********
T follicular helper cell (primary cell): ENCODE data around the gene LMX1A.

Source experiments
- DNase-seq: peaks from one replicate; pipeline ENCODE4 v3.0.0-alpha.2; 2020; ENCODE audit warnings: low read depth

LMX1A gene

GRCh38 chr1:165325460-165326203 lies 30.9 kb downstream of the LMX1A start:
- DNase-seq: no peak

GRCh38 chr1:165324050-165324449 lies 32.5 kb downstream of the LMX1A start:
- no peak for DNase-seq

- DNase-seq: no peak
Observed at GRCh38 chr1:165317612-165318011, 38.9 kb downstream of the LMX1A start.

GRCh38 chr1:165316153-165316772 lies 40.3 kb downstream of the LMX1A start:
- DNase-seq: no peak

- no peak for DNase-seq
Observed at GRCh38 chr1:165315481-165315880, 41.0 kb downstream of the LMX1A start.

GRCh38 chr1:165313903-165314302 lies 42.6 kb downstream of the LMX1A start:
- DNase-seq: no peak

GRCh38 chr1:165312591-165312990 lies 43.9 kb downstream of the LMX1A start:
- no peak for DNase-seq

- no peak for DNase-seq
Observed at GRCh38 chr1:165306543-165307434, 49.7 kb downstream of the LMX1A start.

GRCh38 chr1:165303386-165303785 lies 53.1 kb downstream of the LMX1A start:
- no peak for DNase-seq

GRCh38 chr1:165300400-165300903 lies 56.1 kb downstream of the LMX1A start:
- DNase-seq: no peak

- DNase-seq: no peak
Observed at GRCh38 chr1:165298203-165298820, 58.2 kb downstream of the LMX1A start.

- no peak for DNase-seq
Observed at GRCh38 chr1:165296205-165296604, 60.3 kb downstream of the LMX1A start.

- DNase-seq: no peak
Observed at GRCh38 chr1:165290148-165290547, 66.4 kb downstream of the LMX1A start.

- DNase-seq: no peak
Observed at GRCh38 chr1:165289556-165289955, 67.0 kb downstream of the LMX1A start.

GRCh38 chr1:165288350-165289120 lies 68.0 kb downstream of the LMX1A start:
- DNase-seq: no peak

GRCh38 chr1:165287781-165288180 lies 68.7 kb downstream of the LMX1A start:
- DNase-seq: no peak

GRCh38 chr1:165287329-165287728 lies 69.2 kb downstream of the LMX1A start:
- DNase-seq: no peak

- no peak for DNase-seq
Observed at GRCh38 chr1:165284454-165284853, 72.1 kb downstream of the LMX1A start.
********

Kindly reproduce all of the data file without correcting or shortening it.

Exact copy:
T follicular helper cell (primary cell): ENCODE data around the gene LMX1A.

Source experiments
- DNase-seq: peaks from one replicate; pipeline ENCODE4 v3.0.0-alpha.2; 2020; ENCODE audit warnings: low read depth

LMX1A gene

GRCh38 chr1:165325460-165326203 lies 30.9 kb downstream of the LMX1A start:
- DNase-seq: no peak

GRCh38 chr1:165324050-165324449 lies 32.5 kb downstream of the LMX1A start:
- no peak for DNase-seq

- DNase-seq: no peak
Observed at GRCh38 chr1:165317612-165318011, 38.9 kb downstream of the LMX1A start.

GRCh38 chr1:165316153-165316772 lies 40.3 kb downstream of the LMX1A start:
- DNase-seq: no peak

- no peak for DNase-seq
Observed at GRCh38 chr1:165315481-165315880, 41.0 kb downstream of the LMX1A start.

GRCh38 chr1:165313903-165314302 lies 42.6 kb downstream of the LMX1A start:
- DNase-seq: no peak

GRCh38 chr1:165312591-165312990 lies 43.9 kb downstream of the LMX1A start:
- no peak for DNase-seq

- no peak for DNase-seq
Observed at GRCh38 chr1:165306543-165307434, 49.7 kb downstream of the LMX1A start.

GRCh38 chr1:165303386-165303785 lies 53.1 kb downstream of the LMX1A start:
- no peak for DNase-seq

GRCh38 chr1:165300400-165300903 lies 56.1 kb downstream of the LMX1A start:
- DNase-seq: no peak

- DNase-seq: no peak
Observed at GRCh38 chr1:165298203-165298820, 58.2 kb downstream of the LMX1A start.

- no peak for DNase-seq
Observed at GRCh38 chr1:165296205-165296604, 60.3 kb downstream of the LMX1A start.

- DNase-seq: no peak
Observed at GRCh38 chr1:165290148-165290547, 66.4 kb downstream of the LMX1A start.

- DNase-seq: no peak
Observed at GRCh38 chr1:165289556-165289955, 67.0 kb downstream of the LMX1A start.

GRCh38 chr1:165288350-165289120 lies 68.0 kb downstream of the LMX1A start:
- DNase-seq: no peak

GRCh38 chr1:165287781-165288180 lies 68.7 kb downstream of the LMX1A start:
- DNase-seq: no peak

GRCh38 chr1:165287329-165287728 lies 69.2 kb downstream of the LMX1A start:
- DNase-seq: no peak

- no peak for DNase-seq
Observed at GRCh38 chr1:165284454-165284853, 72.1 kb downstream of the LMX1A start.